How to to it?

Simply, pause. 

Stop. Take a breath. Feel that breath, notice what you’re thinking and feeling, without judgement. Exhale fully. Now continue. 

This brief shot of mindful presence is enough to increase awareness of whats happening around you and inside you in the moment. Quite often, awareness is enough to help you take better actions and understand yourself and your context more deeply. 

In most scenarios, we know the better path to walk. So often, though, our disconnectedness from ourself acts as an invisible barrier to taking the higher road. Our minds being worried about the future and ruminating on what has passed leads to us making impulsive choices based on emotion rather than thought. Daniel Khaneman wrote extensively about this in “Thinking Fast and Slow”. The sacred pause acts as a break in reactive quick thinking, which allows integration of your thinking self and experiencing self. This leads to better decisions and less reactive, more thoughtful actions. 

Gratitude. 

The practice of gratitude can be immensely beneficial for mitigating stress. Simply spend some quiet time reflecting on things that you are grateful for, from the profound to the benign. This practice will alleviate feelings of stress, anxiety and similar emotions. Best of all, this practice is free, easily accessible, and can be done in the quiet of your own mind, anywhere, anytime. 

The mechanism of action seems to be as simple as the application. It is quite hard to simultaneously feel grateful and fearful. So feeling thankful and content can reduce feelings of stress. In Buddhist teachings, a focus on the absence is often a cause for suffering. Holding desires for things, qualities and situations that we wish to have  creates a sense of absence and wanting. By focusing on the things we are thankful for, the focus shifts to the goodness of our reality, of which there is almost always plenty. 

I use gratitude every morning when I wake to check in with the goodness in my life. The fact that I woke in a comfy bed. That bed is in a heated house. My family all present and well and I am privileged enough to I love my work. Of course, I have stress, worries and tough days, especially last year! I have been on the brink of losing my business. Ive lost loved ones, been worried about losing other loved ones, and felt the futility of battling the realities of 2020. But despite this, it is quite easy to feel ok about life when each morning starts with gratitude. The important things are all present and there are so many people who are way less fortunate.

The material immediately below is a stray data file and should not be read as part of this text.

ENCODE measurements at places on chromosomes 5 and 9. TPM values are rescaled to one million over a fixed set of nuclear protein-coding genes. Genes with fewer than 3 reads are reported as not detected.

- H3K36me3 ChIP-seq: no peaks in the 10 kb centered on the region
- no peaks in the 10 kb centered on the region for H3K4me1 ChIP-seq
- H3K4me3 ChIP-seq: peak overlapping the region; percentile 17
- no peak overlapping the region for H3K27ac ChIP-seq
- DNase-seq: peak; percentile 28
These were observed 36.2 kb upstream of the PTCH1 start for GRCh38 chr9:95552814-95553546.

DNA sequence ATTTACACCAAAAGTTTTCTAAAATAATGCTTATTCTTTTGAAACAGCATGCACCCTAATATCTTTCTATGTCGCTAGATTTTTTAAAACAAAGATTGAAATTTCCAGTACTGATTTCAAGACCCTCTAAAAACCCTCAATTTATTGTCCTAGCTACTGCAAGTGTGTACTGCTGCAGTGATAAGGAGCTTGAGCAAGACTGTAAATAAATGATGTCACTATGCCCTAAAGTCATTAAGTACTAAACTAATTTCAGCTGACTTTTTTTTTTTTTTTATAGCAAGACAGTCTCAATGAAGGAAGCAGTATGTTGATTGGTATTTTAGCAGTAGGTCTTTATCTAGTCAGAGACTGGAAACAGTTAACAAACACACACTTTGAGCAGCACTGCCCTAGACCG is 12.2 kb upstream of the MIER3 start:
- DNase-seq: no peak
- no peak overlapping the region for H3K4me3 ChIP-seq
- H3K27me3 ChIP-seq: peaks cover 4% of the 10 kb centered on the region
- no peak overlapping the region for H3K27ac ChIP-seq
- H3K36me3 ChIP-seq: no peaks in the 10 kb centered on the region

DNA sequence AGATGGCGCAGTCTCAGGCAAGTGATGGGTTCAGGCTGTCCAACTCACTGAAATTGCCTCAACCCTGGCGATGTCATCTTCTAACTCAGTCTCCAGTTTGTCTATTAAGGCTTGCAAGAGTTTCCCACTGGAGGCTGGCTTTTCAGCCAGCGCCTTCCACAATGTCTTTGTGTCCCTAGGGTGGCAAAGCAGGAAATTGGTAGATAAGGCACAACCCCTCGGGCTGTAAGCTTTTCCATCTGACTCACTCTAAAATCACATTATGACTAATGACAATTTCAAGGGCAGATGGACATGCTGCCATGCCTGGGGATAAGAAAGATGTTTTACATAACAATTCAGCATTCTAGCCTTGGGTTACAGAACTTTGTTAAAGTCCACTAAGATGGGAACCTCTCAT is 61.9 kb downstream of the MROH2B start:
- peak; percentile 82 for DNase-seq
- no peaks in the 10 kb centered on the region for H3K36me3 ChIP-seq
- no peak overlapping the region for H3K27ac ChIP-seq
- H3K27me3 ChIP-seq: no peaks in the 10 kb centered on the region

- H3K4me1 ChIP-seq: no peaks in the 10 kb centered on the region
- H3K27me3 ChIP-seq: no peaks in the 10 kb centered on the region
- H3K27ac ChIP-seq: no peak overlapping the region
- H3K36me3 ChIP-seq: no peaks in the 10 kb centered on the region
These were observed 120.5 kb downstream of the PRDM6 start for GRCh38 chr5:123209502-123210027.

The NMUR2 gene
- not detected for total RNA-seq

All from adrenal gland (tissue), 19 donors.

In Closing. 

Research from many fields shows that your perception of, and resilience to, stressors determines their impact on physical health. I know many people are struggling with very real threats and fears, I am not diminishing your struggle. My hope is that these three tools may lessen the burned. I hope you are able to use these to cope a little better. These tools could reduce your felt stress to a level that allows you to manage, even thrive though whatever adversity you face. 

By Pete Edwards. ASCC. 

Use evening rituals to lower stress and promote good sleep.

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A Dose Of Motivation

  • In youth, health chases wealth, yet in old age, wealth chases lost health - Dhali Lama

  • To keep the body in good health is a duty… otherwise, we shall not be able to keep our minds strong and clear - Buddha

  • It does not matter how slowly you go, as long as you do not stop - Confucius

  • The will to win, the desire to succeed, the urge to reach your full potential… these are the keys that will unlock the door to personal excellence - Confucius

  • The key is to keep company with those who uplift you, whose presence calls forth your best - Epictetus

  • When something is important enough, you do it - Elon Musk

  • Do you want to know who you are? Don’t ask, ACT. Action will delineate you an define you - Thomas Jefferson